October 22, 2017

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Horses as Healers: Dr. Mary Vomacka on Her Passion for Psychiatry

Dr. Vomacka in her officeAs a psychiatrist, Dr. Mary Vomacka knows her role in patient’s lives often goes beyond the walls of her office. With a practice unlike others in the system, Dr. Vomacka combines medication management and therapy to help her patients reach milestones in mental health. She has also taken a keen interest in a therapy that diminishes boundaries in an nontraditional way, through the power of horses. With a passion for people and a desire to heal, Dr. Vomacka strives to bring peace of mind to her patients.

Finding Her Way

Although she considers herself blessed to have found a profession she loves, psychiatry was not Dr. Vomacka’s first career. In college, she majored in both pre-medicine and music before realizing she would have to choose just one. “I was practicing piano six hours a day and trying to do biology labs at the same time,” Dr. Vomacka recalled. “My teacher told me I had a gift for music and I could develop my ability or do something else.” It was then that she chose music.

As a pianist, Dr. Vomacka performed for several years where she had many unique and unforgettable opportunities that she reflects on fondly. However, through her performing years Dr. Vomacka knew there was something music couldn’t offer her. “I missed working with people,” she said. “I decided to go back to med school to fulfill my passion for helping others.” This was the beginning of Dr. Vomacka’s journey into the world of mental health.

Creating Connections

Dr. Vomacka has worked at ACMC since 2012 but has been active in mental health for more than 20 years. Her practice consists of adult patients suffering from a multitude of conditions associated with emotional and mental disorders.

While faced with many challenges, Dr. Vomacka finds great joy in the connections she has made with her patients. “It amazes me that I can develop a trusting relationship where I can truly understand what my patients are experiencing,” Dr. Vomacka reflected. These interactions are what she utilizes to encourage healing. “I am a guide and my patients do the work,” Dr. Vomacka said. “We establish certain goals and work on the things that they feel internally they need to change.”

With each condition varying drastically, Dr. Vomacka spends an abundance of time ensuring each patient feels at ease. She stresses how psychiatry is unique because of the complexity of each case, making it difficult to be restricted to a schedule. With fear of hindering progress towards trust and growth, Dr. Vomacka aims to never push a patient through too quickly.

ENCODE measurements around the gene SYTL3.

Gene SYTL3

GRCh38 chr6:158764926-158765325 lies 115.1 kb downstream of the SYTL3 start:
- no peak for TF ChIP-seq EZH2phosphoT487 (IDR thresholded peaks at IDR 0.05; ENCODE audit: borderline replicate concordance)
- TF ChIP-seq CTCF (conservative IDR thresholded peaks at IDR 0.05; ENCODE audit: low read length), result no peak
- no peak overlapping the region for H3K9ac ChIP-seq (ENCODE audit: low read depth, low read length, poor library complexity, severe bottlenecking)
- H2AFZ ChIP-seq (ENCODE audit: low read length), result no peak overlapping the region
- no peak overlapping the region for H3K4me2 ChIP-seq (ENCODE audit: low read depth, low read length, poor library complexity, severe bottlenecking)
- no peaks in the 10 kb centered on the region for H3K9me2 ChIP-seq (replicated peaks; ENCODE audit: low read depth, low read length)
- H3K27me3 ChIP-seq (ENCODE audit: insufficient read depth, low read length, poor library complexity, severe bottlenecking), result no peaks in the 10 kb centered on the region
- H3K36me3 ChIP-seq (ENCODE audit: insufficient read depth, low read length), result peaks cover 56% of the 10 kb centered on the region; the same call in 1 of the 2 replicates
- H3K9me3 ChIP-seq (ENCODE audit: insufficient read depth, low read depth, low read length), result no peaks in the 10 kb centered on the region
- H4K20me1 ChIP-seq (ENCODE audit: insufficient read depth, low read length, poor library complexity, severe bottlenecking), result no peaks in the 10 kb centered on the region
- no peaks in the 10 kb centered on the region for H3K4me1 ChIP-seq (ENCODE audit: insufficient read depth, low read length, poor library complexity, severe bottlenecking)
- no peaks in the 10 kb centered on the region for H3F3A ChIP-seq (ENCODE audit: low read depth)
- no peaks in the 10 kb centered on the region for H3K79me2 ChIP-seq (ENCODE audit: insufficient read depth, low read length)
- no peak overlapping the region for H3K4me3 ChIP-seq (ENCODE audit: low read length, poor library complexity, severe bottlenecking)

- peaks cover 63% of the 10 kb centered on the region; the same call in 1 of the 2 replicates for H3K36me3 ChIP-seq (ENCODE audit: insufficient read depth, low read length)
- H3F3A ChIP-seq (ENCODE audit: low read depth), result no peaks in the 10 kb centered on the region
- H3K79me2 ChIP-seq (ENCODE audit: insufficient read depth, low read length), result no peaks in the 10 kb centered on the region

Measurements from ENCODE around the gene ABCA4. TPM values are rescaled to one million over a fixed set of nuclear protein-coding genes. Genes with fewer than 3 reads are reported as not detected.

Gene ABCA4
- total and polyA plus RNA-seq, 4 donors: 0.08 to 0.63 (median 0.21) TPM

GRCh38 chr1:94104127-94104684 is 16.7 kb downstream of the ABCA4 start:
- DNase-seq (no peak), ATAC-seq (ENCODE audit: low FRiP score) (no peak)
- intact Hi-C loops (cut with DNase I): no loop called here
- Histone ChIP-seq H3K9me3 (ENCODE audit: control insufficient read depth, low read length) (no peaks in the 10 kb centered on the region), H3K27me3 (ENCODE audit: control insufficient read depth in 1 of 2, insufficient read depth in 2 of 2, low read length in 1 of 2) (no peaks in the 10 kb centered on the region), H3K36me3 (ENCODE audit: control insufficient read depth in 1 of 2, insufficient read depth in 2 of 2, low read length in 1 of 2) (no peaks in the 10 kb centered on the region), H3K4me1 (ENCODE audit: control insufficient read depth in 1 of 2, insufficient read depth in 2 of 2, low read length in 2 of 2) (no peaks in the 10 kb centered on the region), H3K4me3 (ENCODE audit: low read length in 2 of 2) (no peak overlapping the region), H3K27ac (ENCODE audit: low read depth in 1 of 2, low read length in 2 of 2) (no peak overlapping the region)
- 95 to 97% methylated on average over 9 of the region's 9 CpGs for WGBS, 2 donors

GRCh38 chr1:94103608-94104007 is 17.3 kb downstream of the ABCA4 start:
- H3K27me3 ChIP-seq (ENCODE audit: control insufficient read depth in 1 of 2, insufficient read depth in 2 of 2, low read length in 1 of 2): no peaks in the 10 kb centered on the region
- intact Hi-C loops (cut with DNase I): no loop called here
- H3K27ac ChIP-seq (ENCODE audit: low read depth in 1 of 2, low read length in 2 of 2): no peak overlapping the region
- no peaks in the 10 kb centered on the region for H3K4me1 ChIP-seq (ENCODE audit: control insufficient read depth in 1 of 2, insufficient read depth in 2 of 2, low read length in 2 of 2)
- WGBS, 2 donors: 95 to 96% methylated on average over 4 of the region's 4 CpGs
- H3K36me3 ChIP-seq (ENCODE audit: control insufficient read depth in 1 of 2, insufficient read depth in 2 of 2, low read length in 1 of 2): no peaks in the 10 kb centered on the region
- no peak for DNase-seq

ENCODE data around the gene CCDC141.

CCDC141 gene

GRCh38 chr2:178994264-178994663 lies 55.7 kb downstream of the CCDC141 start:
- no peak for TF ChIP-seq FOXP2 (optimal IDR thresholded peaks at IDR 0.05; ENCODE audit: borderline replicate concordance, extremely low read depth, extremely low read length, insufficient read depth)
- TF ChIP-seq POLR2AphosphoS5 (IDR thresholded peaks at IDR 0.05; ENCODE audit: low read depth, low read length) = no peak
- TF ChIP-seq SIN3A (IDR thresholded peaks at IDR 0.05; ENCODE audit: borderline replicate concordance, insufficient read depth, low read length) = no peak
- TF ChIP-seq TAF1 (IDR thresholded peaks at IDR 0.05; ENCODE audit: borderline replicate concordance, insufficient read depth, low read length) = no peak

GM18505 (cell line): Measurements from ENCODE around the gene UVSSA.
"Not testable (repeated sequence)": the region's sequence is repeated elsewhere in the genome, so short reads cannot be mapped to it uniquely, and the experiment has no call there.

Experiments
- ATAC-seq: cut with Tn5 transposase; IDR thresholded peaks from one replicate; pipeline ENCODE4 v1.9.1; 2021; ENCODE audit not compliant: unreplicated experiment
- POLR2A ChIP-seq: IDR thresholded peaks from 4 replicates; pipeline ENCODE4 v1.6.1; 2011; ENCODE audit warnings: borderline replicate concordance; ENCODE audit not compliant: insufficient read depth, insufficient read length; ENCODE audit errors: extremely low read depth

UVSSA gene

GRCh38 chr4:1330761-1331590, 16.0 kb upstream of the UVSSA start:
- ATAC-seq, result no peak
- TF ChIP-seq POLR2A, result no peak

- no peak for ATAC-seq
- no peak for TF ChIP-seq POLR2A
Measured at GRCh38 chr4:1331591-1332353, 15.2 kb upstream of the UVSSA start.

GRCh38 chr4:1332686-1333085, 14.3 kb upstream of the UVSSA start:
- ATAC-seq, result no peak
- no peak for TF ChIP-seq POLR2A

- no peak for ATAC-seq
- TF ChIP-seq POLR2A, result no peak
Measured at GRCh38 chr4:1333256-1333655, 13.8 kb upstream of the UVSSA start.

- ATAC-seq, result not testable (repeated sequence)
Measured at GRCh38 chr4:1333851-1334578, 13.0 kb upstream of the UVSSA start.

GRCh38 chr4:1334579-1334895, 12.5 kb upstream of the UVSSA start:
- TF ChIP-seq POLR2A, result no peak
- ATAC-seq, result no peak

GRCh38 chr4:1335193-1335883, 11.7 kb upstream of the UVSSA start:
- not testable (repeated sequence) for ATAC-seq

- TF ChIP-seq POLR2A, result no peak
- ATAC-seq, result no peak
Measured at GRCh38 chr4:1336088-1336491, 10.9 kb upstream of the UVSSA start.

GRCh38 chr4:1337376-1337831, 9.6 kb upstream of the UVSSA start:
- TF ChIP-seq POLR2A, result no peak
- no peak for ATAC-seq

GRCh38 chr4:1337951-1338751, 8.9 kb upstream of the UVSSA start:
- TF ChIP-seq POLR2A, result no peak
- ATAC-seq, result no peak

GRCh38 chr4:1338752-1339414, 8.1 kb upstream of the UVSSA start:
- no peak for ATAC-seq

As the need for mental health rises, Dr. Vomacka hopes the progress her patients make with her will be shared with the people they encounter. “With today’s technology, we are forgetting how to communite and how to listen,” she explained. “I hope my patients go into the world and use the skills they gained during therapy.”

As the sole psychiatrist currently in the ACMC system, Dr. Vomacka also appreciates her strong support system of colleagues and staff. “I love the fact that I can work in a facility that I have access to various specialists,” she said.

As her experience in mental health grows, Dr. Vomacka has also become fascinated with the healing power of one type of nontraditional therapy. Utilizing her love for horses, Dr. Vomacka has become captivated by equine therapy and the possibilities it holds for her patients.

Horses as Healers

It all began at a seminar in the Rocky Mountains. Dr. Vomacka knew very little about equine therapy but, as a horse owner herself, she longed to see its power of healing. After watching someone have a panic attack on the mountain while riding, Dr. Vomacka was inspired. Although she loves therapy and working with people, Dr. Vomacka admits the time it takes to perform traditional treatment can be consuming. “I saw this method of therapy working in such a quick manner,” Dr. Vomacka explained. “It cuts through barriers and brings the main issues to the forefront.”
Equine therapy differs from therapeutic riding in that 95% of the process is done off the horse. A mental health professional and horse specialist utilize the horse to identify what challenges and symptoms are associated with the patient’s condition. Activities are then set up for the patient to work through the issues they encounter in their daily lives. “It is between the horse and the person to work through the obstacle whatever it may be,” Dr. Vomacka said.

After witnessing its unique benefits, Dr. Vomacka began her horseback riding retreat utilizing equine therapy in 2001, “Healer in the Mountain”. Vomacka and an associate led 12 people on a week of horseback riding at a remote ranch in the Rockies. Their trip featured a daily three-hour trail ride through the rocky terrain along with therapy sessions. “You develop confidence because horses are big, social and most importantly, honest,” Dr. Vomacka described. “They give back to you what they are sensing from the rider which is what makes equine therapy so powerful.”

With time restraints and the ranch associated with the program closing, “Healer in the Moutain” came to an end in 2003. Although she is not currently practicing equine therapy, Dr. Vomacka looks forward to returning to her work with horses in the future. “I know the power of equine therapy and I believe in it so strongly,” Dr. Vomacka said. “It is a way of cutting through all of the defense mechanisms.”

Whether in her office or on the ranch, Dr. Vomacka has impacted the lives of many through the connections she makes in therapy.Dr. Vomacka riding a horse.